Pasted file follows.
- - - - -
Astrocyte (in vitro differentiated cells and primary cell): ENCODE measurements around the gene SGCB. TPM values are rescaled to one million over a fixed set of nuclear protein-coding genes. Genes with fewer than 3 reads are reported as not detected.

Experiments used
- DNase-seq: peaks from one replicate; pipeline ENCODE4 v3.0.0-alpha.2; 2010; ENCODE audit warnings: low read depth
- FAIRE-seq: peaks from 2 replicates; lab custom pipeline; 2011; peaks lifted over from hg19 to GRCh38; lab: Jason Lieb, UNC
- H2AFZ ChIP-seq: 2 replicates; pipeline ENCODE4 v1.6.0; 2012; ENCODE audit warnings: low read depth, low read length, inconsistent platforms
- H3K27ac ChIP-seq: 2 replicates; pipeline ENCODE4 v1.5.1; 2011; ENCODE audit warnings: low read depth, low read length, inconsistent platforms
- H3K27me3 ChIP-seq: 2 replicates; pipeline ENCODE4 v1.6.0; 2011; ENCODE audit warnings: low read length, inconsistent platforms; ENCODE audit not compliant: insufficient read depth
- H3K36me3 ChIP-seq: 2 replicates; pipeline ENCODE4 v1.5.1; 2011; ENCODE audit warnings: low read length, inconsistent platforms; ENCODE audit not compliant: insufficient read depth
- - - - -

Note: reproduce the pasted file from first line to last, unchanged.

Astrocyte (in vitro differentiated cells and primary cell): ENCODE measurements around the gene SGCB. TPM values are rescaled to one million over a fixed set of nuclear protein-coding genes. Genes with fewer than 3 reads are reported as not detected.

Experiments used
- DNase-seq: peaks from one replicate; pipeline ENCODE4 v3.0.0-alpha.2; 2010; ENCODE audit warnings: low read depth
- FAIRE-seq: peaks from 2 replicates; lab custom pipeline; 2011; peaks lifted over from hg19 to GRCh38; lab: Jason Lieb, UNC
- H2AFZ ChIP-seq: 2 replicates; pipeline ENCODE4 v1.6.0; 2012; ENCODE audit warnings: low read depth, low read length, inconsistent platforms
- H3K27ac ChIP-seq: 2 replicates; pipeline ENCODE4 v1.5.1; 2011; ENCODE audit warnings: low read depth, low read length, inconsistent platforms
- H3K27me3 ChIP-seq: 2 replicates; pipeline ENCODE4 v1.6.0; 2011; ENCODE audit warnings: low read length, inconsistent platforms; ENCODE audit not compliant: insufficient read depth
- H3K36me3 ChIP-seq: 2 replicates; pipeline ENCODE4 v1.5.1; 2011; ENCODE audit warnings: low read length, inconsistent platforms; ENCODE audit not compliant: insufficient read depth